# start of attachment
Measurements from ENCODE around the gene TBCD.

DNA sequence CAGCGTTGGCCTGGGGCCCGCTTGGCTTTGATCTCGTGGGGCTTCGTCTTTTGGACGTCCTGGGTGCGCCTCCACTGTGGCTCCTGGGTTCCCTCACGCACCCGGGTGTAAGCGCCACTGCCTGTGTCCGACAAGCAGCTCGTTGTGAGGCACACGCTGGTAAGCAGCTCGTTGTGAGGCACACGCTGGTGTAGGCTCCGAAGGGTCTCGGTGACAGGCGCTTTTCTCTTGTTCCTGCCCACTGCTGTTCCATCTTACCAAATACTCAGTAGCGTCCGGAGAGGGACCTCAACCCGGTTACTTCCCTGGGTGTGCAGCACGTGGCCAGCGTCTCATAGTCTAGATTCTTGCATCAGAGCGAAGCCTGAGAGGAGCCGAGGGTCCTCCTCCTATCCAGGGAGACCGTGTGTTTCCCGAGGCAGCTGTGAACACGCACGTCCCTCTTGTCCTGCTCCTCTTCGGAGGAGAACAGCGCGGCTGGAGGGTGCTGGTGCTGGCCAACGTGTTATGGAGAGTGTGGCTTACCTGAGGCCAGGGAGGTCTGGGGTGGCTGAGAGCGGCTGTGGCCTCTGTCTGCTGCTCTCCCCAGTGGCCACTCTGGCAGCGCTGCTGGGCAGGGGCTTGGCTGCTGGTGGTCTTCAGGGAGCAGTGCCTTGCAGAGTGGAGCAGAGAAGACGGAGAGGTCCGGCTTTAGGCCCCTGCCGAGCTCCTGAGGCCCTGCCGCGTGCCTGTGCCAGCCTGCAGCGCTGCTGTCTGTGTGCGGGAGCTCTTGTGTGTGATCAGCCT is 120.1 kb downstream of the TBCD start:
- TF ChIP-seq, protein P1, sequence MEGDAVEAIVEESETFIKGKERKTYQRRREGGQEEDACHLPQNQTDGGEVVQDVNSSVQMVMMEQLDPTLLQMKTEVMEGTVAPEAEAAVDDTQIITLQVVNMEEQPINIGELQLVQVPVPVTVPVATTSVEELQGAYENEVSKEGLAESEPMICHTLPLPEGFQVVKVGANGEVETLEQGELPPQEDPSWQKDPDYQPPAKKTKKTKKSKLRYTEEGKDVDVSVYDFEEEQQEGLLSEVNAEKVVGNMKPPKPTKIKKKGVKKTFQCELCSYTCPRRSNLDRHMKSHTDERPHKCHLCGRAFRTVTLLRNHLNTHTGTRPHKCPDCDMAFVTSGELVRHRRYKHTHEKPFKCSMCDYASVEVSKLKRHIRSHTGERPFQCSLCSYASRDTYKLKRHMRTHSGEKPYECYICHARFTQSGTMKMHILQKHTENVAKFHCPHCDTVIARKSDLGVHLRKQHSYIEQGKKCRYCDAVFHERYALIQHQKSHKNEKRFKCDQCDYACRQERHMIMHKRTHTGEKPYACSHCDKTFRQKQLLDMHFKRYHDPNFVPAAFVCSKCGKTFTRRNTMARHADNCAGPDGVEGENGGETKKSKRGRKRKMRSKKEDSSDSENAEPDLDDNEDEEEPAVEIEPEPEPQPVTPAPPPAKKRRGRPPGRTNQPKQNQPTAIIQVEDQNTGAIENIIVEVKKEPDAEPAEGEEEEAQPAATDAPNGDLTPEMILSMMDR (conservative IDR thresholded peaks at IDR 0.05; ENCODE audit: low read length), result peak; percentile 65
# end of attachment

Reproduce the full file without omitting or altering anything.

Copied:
Measurements from ENCODE around the gene TBCD.

DNA sequence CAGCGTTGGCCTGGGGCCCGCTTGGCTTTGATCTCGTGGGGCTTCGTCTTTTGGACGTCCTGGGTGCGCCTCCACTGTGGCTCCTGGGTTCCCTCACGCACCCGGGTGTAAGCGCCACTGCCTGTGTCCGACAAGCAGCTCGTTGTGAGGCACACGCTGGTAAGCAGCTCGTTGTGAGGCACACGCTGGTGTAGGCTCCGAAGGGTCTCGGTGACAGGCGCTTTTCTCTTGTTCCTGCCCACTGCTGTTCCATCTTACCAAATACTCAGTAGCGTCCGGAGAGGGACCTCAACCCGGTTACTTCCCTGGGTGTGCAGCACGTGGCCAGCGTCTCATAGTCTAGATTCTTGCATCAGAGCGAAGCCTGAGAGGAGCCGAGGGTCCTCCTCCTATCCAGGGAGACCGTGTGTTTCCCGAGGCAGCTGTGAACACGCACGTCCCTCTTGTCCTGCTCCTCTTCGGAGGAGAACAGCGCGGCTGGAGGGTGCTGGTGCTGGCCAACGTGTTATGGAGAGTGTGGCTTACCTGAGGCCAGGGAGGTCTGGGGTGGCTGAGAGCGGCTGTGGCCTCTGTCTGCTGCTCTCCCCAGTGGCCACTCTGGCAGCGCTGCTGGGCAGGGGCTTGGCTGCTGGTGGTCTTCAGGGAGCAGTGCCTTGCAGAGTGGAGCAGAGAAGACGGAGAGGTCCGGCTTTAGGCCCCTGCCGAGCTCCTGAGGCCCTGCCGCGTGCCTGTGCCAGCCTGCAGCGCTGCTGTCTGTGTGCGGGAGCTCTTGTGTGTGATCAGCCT is 120.1 kb downstream of the TBCD start:
- TF ChIP-seq, protein P1, sequence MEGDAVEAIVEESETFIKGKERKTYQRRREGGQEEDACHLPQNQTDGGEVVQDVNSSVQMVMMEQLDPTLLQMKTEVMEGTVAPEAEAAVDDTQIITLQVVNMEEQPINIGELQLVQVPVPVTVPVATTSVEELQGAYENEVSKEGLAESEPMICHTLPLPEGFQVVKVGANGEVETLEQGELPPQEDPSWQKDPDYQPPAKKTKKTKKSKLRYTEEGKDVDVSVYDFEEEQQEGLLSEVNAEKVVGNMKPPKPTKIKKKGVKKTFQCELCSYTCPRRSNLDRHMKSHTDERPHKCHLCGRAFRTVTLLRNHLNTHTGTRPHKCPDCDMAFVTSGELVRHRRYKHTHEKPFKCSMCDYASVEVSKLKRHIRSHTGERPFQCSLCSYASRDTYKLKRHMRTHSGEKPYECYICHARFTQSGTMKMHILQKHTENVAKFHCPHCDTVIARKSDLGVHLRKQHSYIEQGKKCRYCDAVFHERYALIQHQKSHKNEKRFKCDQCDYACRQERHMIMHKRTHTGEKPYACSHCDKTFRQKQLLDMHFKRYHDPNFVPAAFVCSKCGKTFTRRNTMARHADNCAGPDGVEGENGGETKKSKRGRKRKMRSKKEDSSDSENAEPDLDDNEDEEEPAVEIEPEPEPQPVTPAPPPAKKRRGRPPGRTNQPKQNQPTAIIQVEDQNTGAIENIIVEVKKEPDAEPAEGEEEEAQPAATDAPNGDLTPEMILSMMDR (conservative IDR thresholded peaks at IDR 0.05; ENCODE audit: low read length), result peak; percentile 65